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Two-thirds say Government not doing enough to help with cost of living

·2-min read

Two-thirds of the public thinks the Government is not doing enough to help with the cost of living, a new poll has found.

The survey by Ipsos found that 66% of people think the Government is not providing enough help as rising energy bills surge back into the headlines, while only 28% think current measures are about right or too much.

These figures represent a worsening of the Government’s position in the eyes of the public since it last announced measures to help households weather the cost-of-living crisis in late May.

Following that announcement, the proportion of the public saying the Government was not doing enough fell from 76% to 49%.

But a deteriorating economic picture now appears to have reversed that trend, as forecasts from the Bank of England suggest inflation will peak higher and later, while energy bills are set to exceed £4,000 next year.

Trinh Tu, managing director of public affairs at Ipsos, said: “As the cost of living continues to rise, it will come as no surprise to see high levels of the public saying the Government is not providing enough support.”

But, she added, it is “notable” that levels of dissatisfaction with the Government are rising even among Conservative voters, 55% of whom now say not enough support is being offered.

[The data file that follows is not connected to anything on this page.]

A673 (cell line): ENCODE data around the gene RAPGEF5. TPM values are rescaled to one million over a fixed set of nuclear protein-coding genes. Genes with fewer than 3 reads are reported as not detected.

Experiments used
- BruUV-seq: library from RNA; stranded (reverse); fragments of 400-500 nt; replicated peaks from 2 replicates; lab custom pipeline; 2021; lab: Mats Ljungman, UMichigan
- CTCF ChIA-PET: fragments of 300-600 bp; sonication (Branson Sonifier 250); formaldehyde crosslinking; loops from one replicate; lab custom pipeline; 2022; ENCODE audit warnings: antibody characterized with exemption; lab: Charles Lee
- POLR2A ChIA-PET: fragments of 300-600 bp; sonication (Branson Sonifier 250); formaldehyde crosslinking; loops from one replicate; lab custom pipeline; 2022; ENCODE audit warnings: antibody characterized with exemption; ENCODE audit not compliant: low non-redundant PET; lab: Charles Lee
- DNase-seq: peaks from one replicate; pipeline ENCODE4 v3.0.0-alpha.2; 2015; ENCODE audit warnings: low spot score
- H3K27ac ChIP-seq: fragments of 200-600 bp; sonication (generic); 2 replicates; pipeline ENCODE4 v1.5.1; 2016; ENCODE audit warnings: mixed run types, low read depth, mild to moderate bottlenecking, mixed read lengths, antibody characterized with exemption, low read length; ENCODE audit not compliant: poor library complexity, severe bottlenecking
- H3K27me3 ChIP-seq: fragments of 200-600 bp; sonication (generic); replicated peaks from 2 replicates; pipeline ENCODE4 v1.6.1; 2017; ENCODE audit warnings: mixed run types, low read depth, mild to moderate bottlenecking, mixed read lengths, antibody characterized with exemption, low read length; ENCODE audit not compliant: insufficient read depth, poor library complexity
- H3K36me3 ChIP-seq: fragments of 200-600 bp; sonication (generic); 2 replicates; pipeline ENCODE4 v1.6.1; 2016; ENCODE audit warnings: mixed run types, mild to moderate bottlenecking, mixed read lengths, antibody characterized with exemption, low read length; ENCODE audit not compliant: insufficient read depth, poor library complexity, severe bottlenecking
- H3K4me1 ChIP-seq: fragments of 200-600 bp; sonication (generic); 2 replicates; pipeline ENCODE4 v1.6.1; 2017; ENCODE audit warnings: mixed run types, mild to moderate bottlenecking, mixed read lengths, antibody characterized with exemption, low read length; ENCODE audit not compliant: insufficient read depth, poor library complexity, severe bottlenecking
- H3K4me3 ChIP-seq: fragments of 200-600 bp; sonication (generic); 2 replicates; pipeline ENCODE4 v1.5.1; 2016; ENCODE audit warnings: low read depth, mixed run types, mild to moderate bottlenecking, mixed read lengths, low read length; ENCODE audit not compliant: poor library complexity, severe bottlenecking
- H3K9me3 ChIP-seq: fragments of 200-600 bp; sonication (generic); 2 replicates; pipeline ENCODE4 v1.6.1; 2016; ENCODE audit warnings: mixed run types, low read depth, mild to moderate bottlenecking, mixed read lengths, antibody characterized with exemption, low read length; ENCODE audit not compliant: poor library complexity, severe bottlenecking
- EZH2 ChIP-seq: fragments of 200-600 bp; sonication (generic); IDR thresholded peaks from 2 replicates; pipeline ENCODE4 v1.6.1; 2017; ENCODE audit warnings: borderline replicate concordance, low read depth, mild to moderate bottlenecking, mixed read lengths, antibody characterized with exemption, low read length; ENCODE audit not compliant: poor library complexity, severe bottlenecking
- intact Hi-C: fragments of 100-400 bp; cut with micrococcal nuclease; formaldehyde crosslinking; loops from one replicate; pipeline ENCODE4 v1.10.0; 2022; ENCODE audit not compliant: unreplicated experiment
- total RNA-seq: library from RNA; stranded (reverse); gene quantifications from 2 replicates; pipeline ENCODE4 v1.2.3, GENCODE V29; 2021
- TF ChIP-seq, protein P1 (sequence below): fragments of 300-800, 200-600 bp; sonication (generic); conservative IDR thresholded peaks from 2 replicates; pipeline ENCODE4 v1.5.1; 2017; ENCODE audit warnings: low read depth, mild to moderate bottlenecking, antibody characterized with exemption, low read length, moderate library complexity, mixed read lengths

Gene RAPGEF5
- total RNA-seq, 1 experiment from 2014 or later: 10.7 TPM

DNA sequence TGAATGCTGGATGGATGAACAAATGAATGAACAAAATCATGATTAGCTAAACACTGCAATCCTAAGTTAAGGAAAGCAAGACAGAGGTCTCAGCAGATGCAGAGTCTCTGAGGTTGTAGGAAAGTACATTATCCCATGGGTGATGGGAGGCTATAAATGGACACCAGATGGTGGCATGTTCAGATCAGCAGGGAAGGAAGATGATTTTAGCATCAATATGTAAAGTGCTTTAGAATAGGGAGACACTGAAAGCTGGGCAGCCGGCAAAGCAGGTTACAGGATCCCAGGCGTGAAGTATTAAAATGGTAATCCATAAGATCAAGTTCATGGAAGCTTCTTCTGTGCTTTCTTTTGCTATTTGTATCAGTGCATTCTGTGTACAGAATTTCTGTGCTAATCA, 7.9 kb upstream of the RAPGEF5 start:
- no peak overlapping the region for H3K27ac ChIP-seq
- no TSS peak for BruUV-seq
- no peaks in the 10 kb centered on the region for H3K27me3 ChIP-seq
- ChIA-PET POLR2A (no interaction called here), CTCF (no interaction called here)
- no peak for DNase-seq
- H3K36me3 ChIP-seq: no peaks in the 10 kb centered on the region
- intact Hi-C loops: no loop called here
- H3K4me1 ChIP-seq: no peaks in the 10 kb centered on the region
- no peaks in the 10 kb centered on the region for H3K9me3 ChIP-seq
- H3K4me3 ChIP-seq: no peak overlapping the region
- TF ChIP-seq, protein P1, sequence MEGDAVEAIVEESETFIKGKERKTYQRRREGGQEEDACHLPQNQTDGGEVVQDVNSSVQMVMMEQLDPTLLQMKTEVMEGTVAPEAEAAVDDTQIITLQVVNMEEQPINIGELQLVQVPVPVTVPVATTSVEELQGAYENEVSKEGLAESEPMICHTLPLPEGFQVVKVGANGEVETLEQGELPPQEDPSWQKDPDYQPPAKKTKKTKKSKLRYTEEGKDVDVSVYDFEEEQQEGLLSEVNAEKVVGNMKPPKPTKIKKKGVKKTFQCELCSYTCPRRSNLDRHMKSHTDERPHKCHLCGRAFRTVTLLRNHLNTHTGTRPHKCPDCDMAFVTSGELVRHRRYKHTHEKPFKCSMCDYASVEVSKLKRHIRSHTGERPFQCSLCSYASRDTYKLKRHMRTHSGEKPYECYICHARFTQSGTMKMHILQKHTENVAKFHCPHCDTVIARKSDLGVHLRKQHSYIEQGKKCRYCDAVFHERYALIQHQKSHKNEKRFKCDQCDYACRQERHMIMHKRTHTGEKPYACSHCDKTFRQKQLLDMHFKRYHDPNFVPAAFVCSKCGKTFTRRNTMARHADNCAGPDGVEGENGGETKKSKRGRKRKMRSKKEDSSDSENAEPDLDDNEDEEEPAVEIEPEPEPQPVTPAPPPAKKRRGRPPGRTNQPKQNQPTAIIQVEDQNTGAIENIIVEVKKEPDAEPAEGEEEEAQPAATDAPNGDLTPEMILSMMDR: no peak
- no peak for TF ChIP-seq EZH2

Boris Johnson himself admitted on August 12 that current support measures are insufficient, but has ruled out taking further action before his successor as prime minister is announced on September 5.

The poll of 2,000 British adults was carried out between August 9 and 11, before Labour announced its policy of freezing energy bills for six months on Monday.

Even so, the survey found the Opposition had already started extending its lead over the Conservatives on managing the budget and cutting the cost of living.

The poll found that 44% trusted Labour to manage Britain’s taxes and spending, up from 35% in July and a seven-point lead over the Conservatives.

On cutting the cost of living, 45% trusted Labour while only 30% trusted the Conservatives – more than doubling the gap between the two parties reported in July.

Ms Tu added: “The Labour Party are now pulling ahead as the party most trusted to reduce the cost of living and manage Britain’s taxes and public spending, but still only by a minority, highlighting Keir Starmer’s own challenges as he finally sets out Labour’s plans to relieve cost-of-living pressures.”